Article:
Shimla’s Wildflower Hall hotel to face special audit

June 29th, 2011 - 12:38 pm ICT by IANS  

Sonia Gandhi Shimla, June 29 (IANS) Oberoi Group’s Wildflower Hall, a landmark luxury hotel on the outskirts of this popular hill resort that is the preferred choice of high-value tourists, is facing a special audit as the state government suspects some financial fiddles.

The state government, a stakeholder in the heritage hotel, has asked the Comptroller and Auditor General (CAG) to conduct a special audit of the hotel, located at Charabra at a height of 8,300 feet amid thick verdant forests of pine and cedar.

Chief Minister Prem Kumar Dhumal said the government has asked the official audit agency to conduct a special audit of Mashobra Resorts Ltd, the company that runs the hotel, as it has been incurring huge losses since its inception in March 2001.

“How is a world-class hotel that’s attracting guests from across the globe running into losses? This is something unusual, unbelievable. The company that is quite professional is hiding facts,” Dhumal told IANS.

“It’s strange that the Oberoi’s other two ventures in Shimla — Clarke’s and Cecil — are making profit. Only Wildflower Hall is running into losses — that too for years together.”

Silki Nanda, director, corporate communications at Oberois in Delhi, refused to comment on the government decision to ask the CAG for the company’s audit.

British-era Wildflower Hall was once the residence of Lord Kitchener, the commander-in-chief of the British.

After India’s independence, the building was handed over to the Himachal Pradesh Tourism Development Corp for running a hotel. It was gutted in a fire in 1990. The government then approached prominent hoteliers and finally shortlisted the Oberois.

It was handed over to the hospitality group under a joint venture in 1995 by the then Congress government to set up a five-star hotel. At that time, the cost of constructing the 85-room hotel was pegged at Rs.40 crore (Rs.400 million) and the state government’s share was fixed at 35 percent.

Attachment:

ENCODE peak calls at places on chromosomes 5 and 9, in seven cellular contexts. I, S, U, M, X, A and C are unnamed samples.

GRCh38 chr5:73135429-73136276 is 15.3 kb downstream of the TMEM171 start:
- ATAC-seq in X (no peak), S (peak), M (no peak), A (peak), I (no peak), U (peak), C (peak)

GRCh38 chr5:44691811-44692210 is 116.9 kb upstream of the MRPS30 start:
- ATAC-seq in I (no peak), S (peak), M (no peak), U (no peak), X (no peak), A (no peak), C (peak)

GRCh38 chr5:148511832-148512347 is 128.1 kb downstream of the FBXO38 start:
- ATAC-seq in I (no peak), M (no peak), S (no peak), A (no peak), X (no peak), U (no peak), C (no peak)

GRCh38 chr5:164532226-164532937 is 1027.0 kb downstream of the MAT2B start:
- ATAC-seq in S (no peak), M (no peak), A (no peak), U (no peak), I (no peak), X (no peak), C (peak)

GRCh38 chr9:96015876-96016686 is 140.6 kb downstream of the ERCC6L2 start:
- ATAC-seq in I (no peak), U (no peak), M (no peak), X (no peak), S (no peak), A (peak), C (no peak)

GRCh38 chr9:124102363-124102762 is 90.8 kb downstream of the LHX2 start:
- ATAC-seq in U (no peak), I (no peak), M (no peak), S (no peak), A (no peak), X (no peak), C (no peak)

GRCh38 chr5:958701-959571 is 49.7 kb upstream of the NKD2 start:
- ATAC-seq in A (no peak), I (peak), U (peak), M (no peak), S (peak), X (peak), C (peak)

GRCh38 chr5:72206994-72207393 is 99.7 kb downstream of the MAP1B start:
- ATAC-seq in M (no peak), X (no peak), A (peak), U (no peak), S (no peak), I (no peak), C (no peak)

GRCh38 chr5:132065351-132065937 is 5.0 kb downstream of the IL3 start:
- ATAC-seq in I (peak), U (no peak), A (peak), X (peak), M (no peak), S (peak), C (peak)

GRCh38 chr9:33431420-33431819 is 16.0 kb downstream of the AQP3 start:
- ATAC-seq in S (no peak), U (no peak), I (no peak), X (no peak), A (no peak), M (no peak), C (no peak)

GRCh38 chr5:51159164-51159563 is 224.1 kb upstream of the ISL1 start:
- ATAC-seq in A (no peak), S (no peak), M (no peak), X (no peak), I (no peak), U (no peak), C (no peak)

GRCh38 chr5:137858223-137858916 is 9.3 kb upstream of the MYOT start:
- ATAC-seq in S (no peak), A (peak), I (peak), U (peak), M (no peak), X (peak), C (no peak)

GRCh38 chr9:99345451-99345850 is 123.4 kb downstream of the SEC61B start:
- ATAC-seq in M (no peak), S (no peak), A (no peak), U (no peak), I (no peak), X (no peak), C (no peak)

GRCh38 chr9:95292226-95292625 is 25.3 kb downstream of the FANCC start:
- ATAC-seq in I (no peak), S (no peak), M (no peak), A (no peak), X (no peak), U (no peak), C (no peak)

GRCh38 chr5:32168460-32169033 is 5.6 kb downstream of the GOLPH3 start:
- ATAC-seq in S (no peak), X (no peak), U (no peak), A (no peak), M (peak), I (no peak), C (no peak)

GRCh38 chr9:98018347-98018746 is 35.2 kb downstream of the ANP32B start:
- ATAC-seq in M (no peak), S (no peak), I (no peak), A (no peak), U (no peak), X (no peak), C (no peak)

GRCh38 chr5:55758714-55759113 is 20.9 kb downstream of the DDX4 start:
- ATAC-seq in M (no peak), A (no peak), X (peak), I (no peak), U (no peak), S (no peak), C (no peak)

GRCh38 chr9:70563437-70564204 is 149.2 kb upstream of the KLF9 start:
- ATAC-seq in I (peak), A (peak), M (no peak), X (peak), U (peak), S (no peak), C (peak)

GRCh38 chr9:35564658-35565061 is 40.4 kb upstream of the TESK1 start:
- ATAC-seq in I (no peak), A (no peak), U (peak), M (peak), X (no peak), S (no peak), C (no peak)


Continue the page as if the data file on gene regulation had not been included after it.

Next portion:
Subsequently, the Oberois raised the cost of the project to over Rs.990 million, which reduced the government’s equity, officials said.

“During the construction of the hotel, the Oberois had raised loans from subsidiaries and allotted construction work to its sister concerns. This is a violation of the agreement between the stakeholders,” Dhumal said.

The government scrapped the joint venture agreement with the Oberois in 2002, pointing out serious irregularities in the construction cost. The Oberois challenged the decision of the government in the Himachal Pradesh High Court, which appointed an arbitrator.

Even the arbitrator gave his decision in favour of the government in 2005.

The Oberois, who were told to pay Rs.940 million to the government as rent for a period of 40 years from 1995, again moved the high court against the decree. The case is now pending in the court.

“The company is also supposed to provide the government lease money of Rs.2-Rs.2.5 crore every year with an increase annually,” Dhumal said. “We don’t need such investments in the state. We are ready to take over possession of the property.”

Wildflower Hall, because of the breathtaking view that one can get from there, is sought after by high-value tourists, celebrities and politicians. Congress party chief Sonia Gandhi and her daughter Priyanka are regular guests at the hotel.

(Vishal Gulati can be contacted at vishal.g@ians.in)

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